You are reading

Pop-up Library Coming to Forest Hills

May 5, 2017 By Jason Cohen

With the temporary closure of the Forest Hills Library, one organization is doing its best to make sure people still have the opportunity to read.

In June, the Rego Park Green Alliance Studio, a nonprofit promoting community-oriented initiatives, will host its first pop-up library at MacDonald Park.

“One way that communities can be engaged is through literacy and reading,” said Yvonne Shortt, the executive director of RGPA. “One of the ways to make sure that happens is making books part of your every day.”

Shortt noted that after Barnes & Noble on Austin Street closed in 2015 there hasn’t been a place where people can relax and enjoy a book.

While she acknowledged that most people read on computers or smartphones, she feels there is still something special about having a book in one’s hand.

The plan is to have 150 to 200 books, including fiction, non-fiction and magazines. The books, which will be donated or purchased by Shortt and her staff, will be displayed on bookshelves that they are building.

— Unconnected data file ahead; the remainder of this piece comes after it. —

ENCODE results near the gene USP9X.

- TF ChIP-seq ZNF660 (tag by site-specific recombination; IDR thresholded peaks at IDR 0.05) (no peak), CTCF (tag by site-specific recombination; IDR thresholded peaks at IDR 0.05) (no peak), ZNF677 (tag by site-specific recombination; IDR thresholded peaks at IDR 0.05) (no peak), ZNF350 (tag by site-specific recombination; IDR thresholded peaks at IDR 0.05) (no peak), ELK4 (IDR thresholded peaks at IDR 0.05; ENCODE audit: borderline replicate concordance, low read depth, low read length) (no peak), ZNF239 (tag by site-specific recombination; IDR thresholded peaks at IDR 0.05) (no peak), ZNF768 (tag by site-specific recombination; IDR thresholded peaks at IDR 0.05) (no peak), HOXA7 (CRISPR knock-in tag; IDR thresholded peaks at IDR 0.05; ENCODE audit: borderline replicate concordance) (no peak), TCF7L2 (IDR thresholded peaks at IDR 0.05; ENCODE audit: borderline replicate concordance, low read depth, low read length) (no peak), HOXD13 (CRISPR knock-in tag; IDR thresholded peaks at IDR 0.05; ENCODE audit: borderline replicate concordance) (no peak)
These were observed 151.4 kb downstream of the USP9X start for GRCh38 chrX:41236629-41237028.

The group is in the process of applying for permits from the Parks Department and once they are granted the goal is to hold the pop-up for one day late June on a Saturday or Sunday from 10 a.m. to 4 p.m. She added that Councilwoman Karen Koslowitz has provided her group with the funding for it.

If successful, the organization will look to do it again in another park.

“We don’t want books to become obsolete,” she stressed.

email the author: [email protected]

2 Comments

Click for Comments 

Leave a Comment
Reply to this Comment

All comments are subject to moderation before being posted.

This site is protected by reCAPTCHA and the Google Privacy Policy and Terms of Service apply.

Recent News

Op-ed: An urgent call for revising NY’s criminal justice reforms to protect public safety

Apr. 11, 2024 By Council Member Robert Holden

In 2019, the State Legislature and Governor Andrew Cuomo embarked on a controversial overhaul of New York’s criminal justice system by enacting several laws, including cashless bail and sweeping changes to discovery laws. Simultaneously, the New York City Council passed laws that compounded these challenges, notably the elimination of punitive segregation in city jails and qualified immunity for police officers. These actions have collectively undermined public safety and constrained law enforcement effectiveness.